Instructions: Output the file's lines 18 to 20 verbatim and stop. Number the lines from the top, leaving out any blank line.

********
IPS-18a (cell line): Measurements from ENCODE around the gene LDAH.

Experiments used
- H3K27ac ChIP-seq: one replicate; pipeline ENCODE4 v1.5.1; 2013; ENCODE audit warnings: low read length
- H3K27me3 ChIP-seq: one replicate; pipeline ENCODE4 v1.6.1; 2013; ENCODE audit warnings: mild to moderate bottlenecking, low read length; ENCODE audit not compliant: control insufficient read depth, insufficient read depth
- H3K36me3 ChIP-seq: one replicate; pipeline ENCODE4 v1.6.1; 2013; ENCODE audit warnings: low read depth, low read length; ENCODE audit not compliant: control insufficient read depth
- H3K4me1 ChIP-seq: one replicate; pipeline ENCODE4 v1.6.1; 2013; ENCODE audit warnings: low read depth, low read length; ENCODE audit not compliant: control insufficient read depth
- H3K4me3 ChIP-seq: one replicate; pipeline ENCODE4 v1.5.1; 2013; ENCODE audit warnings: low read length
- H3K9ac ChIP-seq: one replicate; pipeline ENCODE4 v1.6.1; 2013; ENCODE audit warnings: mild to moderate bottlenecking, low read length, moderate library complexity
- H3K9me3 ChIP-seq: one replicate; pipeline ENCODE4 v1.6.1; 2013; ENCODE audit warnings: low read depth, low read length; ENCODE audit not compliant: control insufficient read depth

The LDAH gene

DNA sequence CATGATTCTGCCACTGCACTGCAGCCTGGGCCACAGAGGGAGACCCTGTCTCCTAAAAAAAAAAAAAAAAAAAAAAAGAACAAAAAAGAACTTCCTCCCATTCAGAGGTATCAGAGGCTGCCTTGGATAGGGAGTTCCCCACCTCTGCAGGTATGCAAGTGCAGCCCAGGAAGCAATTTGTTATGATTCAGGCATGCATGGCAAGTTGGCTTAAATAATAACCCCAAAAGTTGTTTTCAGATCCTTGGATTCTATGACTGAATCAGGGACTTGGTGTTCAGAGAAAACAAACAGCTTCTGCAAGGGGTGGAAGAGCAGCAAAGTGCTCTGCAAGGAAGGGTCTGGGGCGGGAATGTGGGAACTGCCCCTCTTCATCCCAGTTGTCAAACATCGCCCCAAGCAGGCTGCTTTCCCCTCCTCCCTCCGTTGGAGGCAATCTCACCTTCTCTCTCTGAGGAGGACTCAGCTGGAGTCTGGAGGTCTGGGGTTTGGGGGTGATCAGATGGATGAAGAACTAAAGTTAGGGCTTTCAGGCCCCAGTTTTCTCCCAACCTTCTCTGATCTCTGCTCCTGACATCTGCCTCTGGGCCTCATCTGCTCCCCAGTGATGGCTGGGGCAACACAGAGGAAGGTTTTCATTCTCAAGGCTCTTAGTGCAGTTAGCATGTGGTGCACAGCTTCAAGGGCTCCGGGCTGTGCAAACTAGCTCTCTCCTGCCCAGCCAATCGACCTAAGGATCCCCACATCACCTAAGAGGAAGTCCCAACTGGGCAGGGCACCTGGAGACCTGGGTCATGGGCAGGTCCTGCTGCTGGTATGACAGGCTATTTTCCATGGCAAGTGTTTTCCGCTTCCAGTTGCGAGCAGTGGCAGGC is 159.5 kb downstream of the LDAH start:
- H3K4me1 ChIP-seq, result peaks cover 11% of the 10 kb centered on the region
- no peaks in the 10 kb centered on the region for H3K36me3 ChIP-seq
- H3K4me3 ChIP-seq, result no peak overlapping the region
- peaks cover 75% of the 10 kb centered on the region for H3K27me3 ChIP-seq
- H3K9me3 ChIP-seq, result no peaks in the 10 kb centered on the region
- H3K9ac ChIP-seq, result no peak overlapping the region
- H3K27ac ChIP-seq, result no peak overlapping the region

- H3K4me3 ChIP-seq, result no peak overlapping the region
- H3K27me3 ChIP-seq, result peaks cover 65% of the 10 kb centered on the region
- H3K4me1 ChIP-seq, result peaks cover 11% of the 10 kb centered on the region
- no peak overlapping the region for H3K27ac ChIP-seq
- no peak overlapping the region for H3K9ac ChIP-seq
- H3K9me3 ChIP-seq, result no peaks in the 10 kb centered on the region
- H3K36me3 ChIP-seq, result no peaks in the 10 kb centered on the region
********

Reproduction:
- H3K27ac ChIP-seq, result no peak overlapping the region

- H3K4me3 ChIP-seq, result no peak overlapping the region
- H3K27me3 ChIP-seq, result peaks cover 65% of the 10 kb centered on the region